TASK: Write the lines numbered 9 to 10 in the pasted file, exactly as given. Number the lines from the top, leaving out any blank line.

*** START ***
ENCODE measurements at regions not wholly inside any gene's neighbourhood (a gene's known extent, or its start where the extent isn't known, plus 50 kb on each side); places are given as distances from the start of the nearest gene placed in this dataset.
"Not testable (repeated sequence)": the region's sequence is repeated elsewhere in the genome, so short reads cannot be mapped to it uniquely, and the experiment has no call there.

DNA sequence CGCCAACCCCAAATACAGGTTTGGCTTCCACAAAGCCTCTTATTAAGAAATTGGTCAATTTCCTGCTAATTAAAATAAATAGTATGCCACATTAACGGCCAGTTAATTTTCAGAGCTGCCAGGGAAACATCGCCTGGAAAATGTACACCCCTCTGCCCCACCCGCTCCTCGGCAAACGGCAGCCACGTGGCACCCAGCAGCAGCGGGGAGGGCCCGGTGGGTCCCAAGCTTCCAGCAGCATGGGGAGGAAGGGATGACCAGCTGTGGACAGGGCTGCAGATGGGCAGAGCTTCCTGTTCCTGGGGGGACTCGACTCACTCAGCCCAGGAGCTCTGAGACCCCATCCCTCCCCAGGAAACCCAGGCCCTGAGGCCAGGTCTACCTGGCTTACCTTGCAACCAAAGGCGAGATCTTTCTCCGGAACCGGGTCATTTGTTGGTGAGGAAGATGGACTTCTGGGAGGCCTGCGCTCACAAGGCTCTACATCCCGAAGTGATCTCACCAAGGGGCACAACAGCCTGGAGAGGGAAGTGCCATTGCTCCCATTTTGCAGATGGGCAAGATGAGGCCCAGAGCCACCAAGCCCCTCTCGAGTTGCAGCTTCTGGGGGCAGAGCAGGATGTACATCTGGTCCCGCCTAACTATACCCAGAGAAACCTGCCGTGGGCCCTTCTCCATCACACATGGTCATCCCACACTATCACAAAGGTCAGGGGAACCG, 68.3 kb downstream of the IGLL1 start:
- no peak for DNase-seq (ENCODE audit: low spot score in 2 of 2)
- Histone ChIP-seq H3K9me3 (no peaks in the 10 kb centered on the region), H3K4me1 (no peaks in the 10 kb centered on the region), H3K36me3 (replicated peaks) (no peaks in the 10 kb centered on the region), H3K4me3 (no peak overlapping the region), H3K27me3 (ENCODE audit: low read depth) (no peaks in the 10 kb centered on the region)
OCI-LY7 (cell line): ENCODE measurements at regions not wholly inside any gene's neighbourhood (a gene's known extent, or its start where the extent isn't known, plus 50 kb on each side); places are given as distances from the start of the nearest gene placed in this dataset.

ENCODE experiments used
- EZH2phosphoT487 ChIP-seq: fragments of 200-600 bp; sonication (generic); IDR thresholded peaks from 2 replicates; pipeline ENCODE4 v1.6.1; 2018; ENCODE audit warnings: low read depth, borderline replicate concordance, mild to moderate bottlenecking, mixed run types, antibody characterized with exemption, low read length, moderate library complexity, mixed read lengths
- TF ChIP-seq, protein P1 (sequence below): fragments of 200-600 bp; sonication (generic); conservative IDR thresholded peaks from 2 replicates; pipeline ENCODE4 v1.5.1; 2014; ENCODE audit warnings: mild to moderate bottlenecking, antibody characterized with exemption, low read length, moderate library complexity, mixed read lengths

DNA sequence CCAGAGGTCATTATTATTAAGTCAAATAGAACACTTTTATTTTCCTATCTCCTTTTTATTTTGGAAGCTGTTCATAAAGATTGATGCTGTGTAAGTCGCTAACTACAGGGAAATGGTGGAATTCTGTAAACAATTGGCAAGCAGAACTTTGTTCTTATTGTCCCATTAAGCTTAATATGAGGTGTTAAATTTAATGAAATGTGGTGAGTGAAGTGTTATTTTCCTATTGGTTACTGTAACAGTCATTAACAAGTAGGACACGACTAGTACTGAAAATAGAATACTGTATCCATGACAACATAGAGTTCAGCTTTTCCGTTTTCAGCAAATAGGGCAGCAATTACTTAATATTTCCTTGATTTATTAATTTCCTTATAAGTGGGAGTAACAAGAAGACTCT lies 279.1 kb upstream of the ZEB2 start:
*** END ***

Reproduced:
- TF ChIP-seq, protein P1 (sequence below): fragments of 200-600 bp; sonication (generic); conservative IDR thresholded peaks from 2 replicates; pipeline ENCODE4 v1.5.1; 2014; ENCODE audit warnings: mild to moderate bottlenecking, antibody characterized with exemption, low read length, moderate library complexity, mixed read lengths

DNA sequence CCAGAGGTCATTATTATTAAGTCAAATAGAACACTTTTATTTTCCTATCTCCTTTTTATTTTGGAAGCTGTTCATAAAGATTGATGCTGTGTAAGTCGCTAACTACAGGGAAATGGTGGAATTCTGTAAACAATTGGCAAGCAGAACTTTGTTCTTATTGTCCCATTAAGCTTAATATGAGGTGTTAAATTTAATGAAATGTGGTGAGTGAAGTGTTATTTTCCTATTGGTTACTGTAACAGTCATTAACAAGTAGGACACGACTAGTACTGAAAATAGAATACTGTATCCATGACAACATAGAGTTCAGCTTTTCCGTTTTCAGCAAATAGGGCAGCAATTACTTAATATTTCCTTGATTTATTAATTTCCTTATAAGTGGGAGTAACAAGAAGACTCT lies 279.1 kb upstream of the ZEB2 start: